‘Biggest Loser’ results: Better than weight-loss surgery?

"Biggest Loser" contestant Sandy Johnson, left, with trainer Jillian Michaels. The TV show's approach of combining moderate calorie restriction and roughly four hours of daily exercise yields bigger health gains than bariatric surgery, the program's medical director says.
(Anne Cusack / Los Angeles Times)

Contestants on the reality TV program “The Biggest Loser”not only lost weight fast, they “rapidly and substantially” lowered their blood pressure and improved their metabolic function, the physician who is the show’s medical consultant reported Friday to the American Assn. of Clinical Endocrinologists.

Dr. Robert Huizenga, the medical director of the NBC program and several other shows, including Univision’s “Dale Con Ganas,” says the combination of moderate calorie restriction and roughly four hours of daily exercise yields bigger health gains, more cheaply and with fewer complications, than bariatric surgery.

The formula for weight loss a la “Biggest Loser”: a daily regimen of one hour of intense resistance exercise, one hour of intense aerobic exercise and two hours of moderate aerobic activity, and calorie intake that ranges from 1,600 to 2,000 calories for men and 1,000 to 1,400 for women. The show’s approach to weight loss has been highly controversial, with many dietitian and physicians denouncing “Biggest Loser” for promoting rapid and unsustainable weight loss and unrealistic expectations for physical activity.


In an interview after his presentation Friday, Huizenga defended the show’s approach, saying that although slow weight loss can be effective, it rarely resolves patients’ obesity-related health problems entirely before patients abandon it and weight regain ensues. He added that slow weight loss routinely results in muscle loss, leaving patients with a higher proportion of fat-to-lean muscle tissue: “Loser” participants, by contrast, changed their body composition in the opposite direction, ending with a higher ratio of lean muscle and bone to fat than they had had at the outset. Participants’ average percentage of body fat decreased from a starting level of 48.9% to 30.4% at week 24.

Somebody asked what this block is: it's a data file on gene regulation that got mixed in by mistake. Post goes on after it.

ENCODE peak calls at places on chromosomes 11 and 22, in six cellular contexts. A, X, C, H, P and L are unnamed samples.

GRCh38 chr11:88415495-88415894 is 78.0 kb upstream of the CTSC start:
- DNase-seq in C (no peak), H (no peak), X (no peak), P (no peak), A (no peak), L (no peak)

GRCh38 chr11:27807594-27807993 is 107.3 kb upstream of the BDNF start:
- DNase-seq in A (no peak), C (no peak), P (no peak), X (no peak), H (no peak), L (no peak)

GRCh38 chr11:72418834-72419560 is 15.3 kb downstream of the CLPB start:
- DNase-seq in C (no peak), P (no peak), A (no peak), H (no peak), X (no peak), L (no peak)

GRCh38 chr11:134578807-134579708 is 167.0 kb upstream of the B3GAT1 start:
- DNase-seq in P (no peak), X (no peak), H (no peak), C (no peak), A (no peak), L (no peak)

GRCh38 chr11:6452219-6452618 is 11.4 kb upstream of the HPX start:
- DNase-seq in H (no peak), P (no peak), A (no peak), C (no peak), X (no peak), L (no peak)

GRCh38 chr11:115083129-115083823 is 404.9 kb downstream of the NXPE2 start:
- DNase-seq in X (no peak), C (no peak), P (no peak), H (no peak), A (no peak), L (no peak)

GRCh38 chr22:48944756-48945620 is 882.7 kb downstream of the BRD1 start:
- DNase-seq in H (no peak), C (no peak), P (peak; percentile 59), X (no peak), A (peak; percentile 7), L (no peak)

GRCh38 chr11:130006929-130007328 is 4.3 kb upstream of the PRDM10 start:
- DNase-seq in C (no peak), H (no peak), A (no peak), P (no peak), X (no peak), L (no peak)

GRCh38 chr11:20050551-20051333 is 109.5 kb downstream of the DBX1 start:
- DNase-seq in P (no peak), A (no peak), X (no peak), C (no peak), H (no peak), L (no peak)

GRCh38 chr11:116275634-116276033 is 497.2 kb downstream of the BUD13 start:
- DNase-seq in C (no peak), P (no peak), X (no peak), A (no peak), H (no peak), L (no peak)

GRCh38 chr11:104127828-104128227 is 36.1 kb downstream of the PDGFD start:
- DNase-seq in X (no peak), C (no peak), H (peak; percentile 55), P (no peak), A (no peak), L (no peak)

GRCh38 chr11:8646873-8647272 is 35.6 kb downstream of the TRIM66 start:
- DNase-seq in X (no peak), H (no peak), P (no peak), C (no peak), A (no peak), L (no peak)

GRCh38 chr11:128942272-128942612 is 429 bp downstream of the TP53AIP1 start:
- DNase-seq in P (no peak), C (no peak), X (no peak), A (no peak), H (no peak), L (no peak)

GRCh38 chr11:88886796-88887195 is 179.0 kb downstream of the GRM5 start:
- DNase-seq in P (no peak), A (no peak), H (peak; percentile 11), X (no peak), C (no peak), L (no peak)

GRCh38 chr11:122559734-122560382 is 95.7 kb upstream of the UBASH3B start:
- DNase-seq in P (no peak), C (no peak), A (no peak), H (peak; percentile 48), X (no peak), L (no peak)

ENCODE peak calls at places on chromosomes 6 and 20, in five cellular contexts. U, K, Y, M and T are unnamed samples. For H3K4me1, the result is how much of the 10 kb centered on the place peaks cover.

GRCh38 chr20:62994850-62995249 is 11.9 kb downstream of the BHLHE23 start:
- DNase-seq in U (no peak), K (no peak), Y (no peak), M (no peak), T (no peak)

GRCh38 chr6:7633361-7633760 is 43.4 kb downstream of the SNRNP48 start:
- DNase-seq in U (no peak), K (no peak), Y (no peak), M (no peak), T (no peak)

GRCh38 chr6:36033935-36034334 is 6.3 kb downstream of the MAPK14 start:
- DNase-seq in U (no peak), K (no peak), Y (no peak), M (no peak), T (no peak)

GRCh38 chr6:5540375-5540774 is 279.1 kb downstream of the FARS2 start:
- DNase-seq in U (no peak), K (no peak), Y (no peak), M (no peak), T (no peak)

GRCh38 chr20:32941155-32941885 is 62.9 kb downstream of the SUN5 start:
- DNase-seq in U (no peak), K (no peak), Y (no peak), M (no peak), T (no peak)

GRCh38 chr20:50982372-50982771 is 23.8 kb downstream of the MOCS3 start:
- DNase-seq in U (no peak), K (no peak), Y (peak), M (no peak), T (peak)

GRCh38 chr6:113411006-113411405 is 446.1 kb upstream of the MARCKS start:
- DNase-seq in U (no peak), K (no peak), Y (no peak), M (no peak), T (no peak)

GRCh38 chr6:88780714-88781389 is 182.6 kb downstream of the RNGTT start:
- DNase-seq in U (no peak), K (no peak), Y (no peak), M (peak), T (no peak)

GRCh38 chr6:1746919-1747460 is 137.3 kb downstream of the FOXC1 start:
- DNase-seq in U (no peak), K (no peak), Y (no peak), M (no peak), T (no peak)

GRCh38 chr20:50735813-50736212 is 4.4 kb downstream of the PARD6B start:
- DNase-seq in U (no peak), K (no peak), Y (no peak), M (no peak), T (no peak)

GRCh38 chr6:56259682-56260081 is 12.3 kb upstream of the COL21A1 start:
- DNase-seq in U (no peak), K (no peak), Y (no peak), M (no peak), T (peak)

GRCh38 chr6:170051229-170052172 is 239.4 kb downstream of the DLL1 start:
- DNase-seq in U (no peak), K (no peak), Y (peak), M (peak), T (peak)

Huizenga said that such changes had “never been documented before in the history of severe weight loss.” He said he had applied to the National Institutes of Health for a study grant that would allow him to compare the health benefits of a “Biggest Loser”-type regimen with those of bariatric surgery.

At a minimum, said Huizenga, the health benefits seen in the “Loser” participants demonstrate that current definitions of intensive medical intervention for weight loss fall far short of what will be needed to restore the severely obese to health.

“What doctors call ‘aggressive medical therapy’ is laughable,” said Huizenga, an assistant clinical professor at UCLA’s Geffen School of Medicine.

In a study of 35 of the show’s contestants from Seasons 11, 12 and 13, Huizenga said he had documented “absolutely unprecedented” drops in measures of metabolic dysfunction within five weeks of patients starting a grueling regimen of exercise and caloric restriction. Significant improvements in subjects’ fasting glucose levels, insulin levels and adiponectin levels were evident at the end of their first week in the rigorous program, and persisted throughout an assessment period of 10 months.

Participants’ average starting body mass index was 40, the cutoff for “severe obesity,” and half arrived on the set of the show with Type 2 diabetes or pre-diabetes. Thirty of the 35 participants were hypertensive and took medication to control their high blood pressure. Among participants who came in with an apparent clean bill of health, Huizenga said finer measures of metabolic function showed clear signs of trouble.


By Week 5 of their participation in the program, “all diagnostic criteria for pre-diabetes, diabetes and hypertension were absent in each participant,” he said.

In an interview, Huizenga said the “Biggest Loser” approach, which shocks a patient’s body to build muscle and bone while losing fat, may be intensive and costly. But he asserted it would probably be cheaper to treat obesity with such an intensive, short-term program than to treat a bariatric patient at a cost of $30,000 per surgery and the additional expense of treating complications.

“If someone like me could get half the amount that a bariatric surgeon gets to treat a single patient, you could see some amazing things,” Huizenga said.